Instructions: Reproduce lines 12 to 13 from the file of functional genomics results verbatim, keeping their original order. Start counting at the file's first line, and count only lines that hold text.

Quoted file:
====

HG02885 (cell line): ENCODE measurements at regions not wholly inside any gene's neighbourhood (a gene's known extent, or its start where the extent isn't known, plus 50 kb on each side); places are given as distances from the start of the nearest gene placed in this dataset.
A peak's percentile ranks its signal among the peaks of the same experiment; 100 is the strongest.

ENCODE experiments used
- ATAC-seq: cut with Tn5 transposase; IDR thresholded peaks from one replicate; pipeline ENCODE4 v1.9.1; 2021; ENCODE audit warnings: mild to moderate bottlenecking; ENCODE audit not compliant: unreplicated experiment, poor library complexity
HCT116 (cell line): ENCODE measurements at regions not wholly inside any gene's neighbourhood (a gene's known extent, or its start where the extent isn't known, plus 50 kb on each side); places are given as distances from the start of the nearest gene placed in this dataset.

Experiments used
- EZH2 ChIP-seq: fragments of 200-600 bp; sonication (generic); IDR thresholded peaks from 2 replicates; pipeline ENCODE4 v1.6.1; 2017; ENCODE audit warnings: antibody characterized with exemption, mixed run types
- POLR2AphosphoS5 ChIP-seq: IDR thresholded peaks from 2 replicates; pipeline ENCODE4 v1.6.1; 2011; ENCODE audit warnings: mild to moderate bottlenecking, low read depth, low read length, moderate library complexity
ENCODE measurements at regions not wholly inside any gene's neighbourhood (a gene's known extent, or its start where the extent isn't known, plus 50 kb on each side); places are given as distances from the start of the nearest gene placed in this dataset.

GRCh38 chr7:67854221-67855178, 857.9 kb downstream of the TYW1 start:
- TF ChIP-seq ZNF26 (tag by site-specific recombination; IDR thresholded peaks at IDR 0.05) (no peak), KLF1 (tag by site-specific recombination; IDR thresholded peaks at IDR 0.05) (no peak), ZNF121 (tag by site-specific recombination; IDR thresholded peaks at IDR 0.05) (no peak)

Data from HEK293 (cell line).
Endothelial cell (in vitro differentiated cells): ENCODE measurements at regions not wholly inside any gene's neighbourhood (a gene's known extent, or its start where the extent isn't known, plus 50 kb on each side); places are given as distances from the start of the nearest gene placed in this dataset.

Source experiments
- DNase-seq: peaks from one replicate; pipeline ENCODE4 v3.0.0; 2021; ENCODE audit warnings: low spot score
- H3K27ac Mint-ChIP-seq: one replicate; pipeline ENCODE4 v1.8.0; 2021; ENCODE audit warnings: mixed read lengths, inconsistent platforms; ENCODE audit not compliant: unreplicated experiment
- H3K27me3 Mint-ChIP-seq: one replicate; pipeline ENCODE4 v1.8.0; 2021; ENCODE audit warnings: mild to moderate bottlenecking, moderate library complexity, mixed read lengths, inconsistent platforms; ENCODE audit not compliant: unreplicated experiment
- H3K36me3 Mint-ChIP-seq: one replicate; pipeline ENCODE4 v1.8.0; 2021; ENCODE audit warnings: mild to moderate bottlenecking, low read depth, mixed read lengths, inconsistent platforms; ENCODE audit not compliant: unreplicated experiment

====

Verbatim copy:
Data from HEK293 (cell line).
Endothelial cell (in vitro differentiated cells): ENCODE measurements at regions not wholly inside any gene's neighbourhood (a gene's known extent, or its start where the extent isn't known, plus 50 kb on each side); places are given as distances from the start of the nearest gene placed in this dataset.